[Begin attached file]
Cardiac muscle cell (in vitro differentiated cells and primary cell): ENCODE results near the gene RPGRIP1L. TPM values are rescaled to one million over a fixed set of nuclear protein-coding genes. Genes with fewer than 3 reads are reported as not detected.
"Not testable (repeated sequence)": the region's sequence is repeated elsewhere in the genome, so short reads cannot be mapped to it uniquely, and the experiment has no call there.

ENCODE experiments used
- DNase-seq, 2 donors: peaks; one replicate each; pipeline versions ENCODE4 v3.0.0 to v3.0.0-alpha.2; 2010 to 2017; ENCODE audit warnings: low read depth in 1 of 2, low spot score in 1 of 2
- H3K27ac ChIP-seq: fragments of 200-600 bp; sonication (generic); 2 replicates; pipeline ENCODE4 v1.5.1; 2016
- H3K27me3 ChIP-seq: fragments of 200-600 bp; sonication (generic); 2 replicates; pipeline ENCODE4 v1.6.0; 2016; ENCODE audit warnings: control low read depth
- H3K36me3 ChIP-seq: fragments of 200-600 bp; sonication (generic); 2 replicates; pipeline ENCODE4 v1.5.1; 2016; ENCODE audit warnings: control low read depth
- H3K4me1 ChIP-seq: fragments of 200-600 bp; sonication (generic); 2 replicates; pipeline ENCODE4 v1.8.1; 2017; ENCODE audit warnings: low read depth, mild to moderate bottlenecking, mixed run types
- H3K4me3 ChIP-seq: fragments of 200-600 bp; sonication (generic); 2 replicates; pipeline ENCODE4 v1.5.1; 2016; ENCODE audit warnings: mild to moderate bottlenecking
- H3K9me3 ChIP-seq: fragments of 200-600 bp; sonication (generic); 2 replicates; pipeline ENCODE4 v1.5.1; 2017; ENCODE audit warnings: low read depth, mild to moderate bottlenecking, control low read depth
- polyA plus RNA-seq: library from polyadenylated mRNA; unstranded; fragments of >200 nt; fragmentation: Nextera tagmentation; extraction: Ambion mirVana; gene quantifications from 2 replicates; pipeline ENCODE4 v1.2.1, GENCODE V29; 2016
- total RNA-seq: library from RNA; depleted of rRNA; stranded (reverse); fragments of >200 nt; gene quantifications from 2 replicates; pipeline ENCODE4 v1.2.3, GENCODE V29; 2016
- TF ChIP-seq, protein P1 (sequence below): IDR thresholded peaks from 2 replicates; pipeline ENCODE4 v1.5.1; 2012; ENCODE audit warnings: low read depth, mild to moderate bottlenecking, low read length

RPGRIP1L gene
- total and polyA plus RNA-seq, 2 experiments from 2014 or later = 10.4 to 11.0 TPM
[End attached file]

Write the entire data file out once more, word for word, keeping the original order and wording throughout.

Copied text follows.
Cardiac muscle cell (in vitro differentiated cells and primary cell): ENCODE results near the gene RPGRIP1L. TPM values are rescaled to one million over a fixed set of nuclear protein-coding genes. Genes with fewer than 3 reads are reported as not detected.
"Not testable (repeated sequence)": the region's sequence is repeated elsewhere in the genome, so short reads cannot be mapped to it uniquely, and the experiment has no call there.

ENCODE experiments used
- DNase-seq, 2 donors: peaks; one replicate each; pipeline versions ENCODE4 v3.0.0 to v3.0.0-alpha.2; 2010 to 2017; ENCODE audit warnings: low read depth in 1 of 2, low spot score in 1 of 2
- H3K27ac ChIP-seq: fragments of 200-600 bp; sonication (generic); 2 replicates; pipeline ENCODE4 v1.5.1; 2016
- H3K27me3 ChIP-seq: fragments of 200-600 bp; sonication (generic); 2 replicates; pipeline ENCODE4 v1.6.0; 2016; ENCODE audit warnings: control low read depth
- H3K36me3 ChIP-seq: fragments of 200-600 bp; sonication (generic); 2 replicates; pipeline ENCODE4 v1.5.1; 2016; ENCODE audit warnings: control low read depth
- H3K4me1 ChIP-seq: fragments of 200-600 bp; sonication (generic); 2 replicates; pipeline ENCODE4 v1.8.1; 2017; ENCODE audit warnings: low read depth, mild to moderate bottlenecking, mixed run types
- H3K4me3 ChIP-seq: fragments of 200-600 bp; sonication (generic); 2 replicates; pipeline ENCODE4 v1.5.1; 2016; ENCODE audit warnings: mild to moderate bottlenecking
- H3K9me3 ChIP-seq: fragments of 200-600 bp; sonication (generic); 2 replicates; pipeline ENCODE4 v1.5.1; 2017; ENCODE audit warnings: low read depth, mild to moderate bottlenecking, control low read depth
- polyA plus RNA-seq: library from polyadenylated mRNA; unstranded; fragments of >200 nt; fragmentation: Nextera tagmentation; extraction: Ambion mirVana; gene quantifications from 2 replicates; pipeline ENCODE4 v1.2.1, GENCODE V29; 2016
- total RNA-seq: library from RNA; depleted of rRNA; stranded (reverse); fragments of >200 nt; gene quantifications from 2 replicates; pipeline ENCODE4 v1.2.3, GENCODE V29; 2016
- TF ChIP-seq, protein P1 (sequence below): IDR thresholded peaks from 2 replicates; pipeline ENCODE4 v1.5.1; 2012; ENCODE audit warnings: low read depth, mild to moderate bottlenecking, low read length

RPGRIP1L gene
- total and polyA plus RNA-seq, 2 experiments from 2014 or later = 10.4 to 11.0 TPM